The Right to Be Forgotten: Twenty-Four
Morning breaks, not to the sun but to the chatter of news vans on an upscale street not far from the heart of America’s government. I dress in the clothes Evelyn bought me yesterday. This is definitely the most put-together I’ve ever looked.
“Good morning,” she says. “Are you ready?”
“No,” I say with sincerity. I know the plan. I recognize my role. I’m dressed and made up for cameras. But am I ready?
“It’s not too late,” Evelyn says. We look toward the mirror but at each other. “If you want out, now is the time. Later will be too late. You’ll be ruined.”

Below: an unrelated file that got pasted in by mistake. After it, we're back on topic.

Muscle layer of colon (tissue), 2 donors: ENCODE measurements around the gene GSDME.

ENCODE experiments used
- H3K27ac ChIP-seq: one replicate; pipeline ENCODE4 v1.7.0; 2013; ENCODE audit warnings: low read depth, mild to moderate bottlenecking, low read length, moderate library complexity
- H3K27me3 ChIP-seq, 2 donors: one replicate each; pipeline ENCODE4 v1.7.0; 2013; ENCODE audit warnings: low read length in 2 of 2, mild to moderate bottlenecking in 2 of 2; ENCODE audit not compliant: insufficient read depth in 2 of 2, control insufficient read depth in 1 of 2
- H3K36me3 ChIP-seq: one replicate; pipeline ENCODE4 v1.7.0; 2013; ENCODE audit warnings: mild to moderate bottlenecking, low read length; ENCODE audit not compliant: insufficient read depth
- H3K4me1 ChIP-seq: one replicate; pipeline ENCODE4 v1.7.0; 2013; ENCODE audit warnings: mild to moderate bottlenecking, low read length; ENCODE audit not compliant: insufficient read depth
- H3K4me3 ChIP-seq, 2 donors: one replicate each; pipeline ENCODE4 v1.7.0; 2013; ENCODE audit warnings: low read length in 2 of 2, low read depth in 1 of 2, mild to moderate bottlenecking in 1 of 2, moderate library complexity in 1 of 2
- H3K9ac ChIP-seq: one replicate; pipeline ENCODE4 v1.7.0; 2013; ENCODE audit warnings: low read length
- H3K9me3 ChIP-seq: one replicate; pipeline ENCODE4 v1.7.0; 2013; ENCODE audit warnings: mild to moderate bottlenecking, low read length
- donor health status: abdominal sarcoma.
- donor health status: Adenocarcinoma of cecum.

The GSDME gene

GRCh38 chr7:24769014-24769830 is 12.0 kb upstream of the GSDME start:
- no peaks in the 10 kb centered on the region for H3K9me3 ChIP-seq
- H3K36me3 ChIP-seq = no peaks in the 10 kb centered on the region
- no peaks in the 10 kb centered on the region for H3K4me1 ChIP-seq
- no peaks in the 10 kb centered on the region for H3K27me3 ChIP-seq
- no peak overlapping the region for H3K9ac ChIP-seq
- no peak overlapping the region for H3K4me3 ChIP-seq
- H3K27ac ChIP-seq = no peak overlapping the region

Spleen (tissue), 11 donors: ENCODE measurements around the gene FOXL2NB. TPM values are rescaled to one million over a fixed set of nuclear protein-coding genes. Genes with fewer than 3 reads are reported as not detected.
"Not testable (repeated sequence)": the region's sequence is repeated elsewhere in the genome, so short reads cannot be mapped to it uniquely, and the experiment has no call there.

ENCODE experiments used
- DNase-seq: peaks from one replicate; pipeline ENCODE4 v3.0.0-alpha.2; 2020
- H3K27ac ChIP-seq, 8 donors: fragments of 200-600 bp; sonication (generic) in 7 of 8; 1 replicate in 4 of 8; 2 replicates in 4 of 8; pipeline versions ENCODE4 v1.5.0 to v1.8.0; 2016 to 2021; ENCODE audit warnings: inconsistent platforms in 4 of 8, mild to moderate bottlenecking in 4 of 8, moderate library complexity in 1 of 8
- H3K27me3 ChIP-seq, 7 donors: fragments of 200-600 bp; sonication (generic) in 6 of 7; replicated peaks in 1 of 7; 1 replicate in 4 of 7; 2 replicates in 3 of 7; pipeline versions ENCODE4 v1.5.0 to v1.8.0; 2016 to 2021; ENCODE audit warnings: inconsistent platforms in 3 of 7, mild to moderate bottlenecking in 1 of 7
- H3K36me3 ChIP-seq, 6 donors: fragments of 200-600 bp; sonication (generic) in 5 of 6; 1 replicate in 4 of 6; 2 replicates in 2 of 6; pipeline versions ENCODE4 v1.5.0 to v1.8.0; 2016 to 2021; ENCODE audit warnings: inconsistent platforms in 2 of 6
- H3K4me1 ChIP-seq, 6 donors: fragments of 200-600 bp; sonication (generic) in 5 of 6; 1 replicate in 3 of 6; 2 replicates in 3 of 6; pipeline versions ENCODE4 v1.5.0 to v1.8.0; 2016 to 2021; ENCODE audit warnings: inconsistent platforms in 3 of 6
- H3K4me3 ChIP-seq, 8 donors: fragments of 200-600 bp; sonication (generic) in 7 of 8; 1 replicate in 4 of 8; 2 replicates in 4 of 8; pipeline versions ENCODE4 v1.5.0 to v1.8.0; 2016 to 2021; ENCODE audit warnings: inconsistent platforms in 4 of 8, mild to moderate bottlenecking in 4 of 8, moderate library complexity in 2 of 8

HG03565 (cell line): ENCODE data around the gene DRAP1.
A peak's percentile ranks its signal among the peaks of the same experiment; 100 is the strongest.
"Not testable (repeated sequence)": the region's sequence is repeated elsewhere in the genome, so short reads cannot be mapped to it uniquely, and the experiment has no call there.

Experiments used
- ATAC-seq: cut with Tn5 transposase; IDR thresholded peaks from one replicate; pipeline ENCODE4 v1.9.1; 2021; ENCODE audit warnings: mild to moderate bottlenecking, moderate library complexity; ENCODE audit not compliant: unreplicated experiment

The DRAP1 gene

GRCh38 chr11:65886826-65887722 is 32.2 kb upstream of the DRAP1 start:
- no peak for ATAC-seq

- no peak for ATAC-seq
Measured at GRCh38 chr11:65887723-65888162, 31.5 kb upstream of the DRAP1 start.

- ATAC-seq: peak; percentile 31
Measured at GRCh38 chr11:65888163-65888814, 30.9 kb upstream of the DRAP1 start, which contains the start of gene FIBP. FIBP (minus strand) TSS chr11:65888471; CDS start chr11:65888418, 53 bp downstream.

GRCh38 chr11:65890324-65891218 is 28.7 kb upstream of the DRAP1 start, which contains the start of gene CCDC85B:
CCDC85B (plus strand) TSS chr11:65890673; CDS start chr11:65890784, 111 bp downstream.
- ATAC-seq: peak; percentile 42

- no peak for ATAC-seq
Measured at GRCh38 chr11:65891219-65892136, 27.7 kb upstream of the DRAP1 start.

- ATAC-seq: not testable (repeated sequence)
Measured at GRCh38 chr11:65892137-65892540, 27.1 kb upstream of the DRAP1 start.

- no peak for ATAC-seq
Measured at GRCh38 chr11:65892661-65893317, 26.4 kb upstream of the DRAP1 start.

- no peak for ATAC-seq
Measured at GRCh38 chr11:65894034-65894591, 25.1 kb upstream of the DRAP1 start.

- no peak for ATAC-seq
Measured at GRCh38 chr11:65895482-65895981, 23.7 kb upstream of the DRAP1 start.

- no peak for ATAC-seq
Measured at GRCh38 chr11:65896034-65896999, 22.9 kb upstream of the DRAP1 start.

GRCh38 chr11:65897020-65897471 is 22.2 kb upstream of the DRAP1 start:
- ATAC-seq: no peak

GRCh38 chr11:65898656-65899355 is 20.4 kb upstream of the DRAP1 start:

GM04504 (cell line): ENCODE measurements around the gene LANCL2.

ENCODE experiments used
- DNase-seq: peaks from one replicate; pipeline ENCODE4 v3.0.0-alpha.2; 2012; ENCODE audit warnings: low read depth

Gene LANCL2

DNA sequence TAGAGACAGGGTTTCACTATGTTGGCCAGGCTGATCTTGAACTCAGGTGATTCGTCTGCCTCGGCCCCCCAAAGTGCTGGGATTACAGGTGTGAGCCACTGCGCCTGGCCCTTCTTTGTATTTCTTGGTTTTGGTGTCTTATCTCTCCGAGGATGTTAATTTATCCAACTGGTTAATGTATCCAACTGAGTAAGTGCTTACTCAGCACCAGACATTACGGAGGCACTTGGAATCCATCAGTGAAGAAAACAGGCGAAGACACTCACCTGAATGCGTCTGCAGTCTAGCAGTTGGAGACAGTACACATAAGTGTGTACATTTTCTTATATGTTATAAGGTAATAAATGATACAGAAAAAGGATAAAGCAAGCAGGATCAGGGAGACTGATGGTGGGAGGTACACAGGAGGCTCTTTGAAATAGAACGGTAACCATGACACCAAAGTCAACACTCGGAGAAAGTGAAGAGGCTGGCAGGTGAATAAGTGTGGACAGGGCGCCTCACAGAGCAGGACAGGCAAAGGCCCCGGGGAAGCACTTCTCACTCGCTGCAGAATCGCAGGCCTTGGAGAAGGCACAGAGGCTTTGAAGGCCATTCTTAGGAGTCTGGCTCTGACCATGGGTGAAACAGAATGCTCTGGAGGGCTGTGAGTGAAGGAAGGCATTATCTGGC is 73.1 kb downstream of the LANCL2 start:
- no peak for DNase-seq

“Ruined. That’s what we’re going for, isn’t it?”
“Yes. Yes, indeed.” She turns me toward her. “Remember, I read your book and found you online.”
“And then you contacted me because I had written about Sad Boy on social media.”
“So we met, and I decided to tell my family’s story.”
“But your extended family thinks I want to cash in on the story.”
“See? You are ready.”
“What if no one bites?”
“Then I suppose we’ve lost nothing.”
We enter the immaculate sitting room left of the front entry. Cameras line the open space. The furniture has been rearranged for the angle. I sit with Evelyn on a sofa. Our interviewer sits across from us. So begins my end.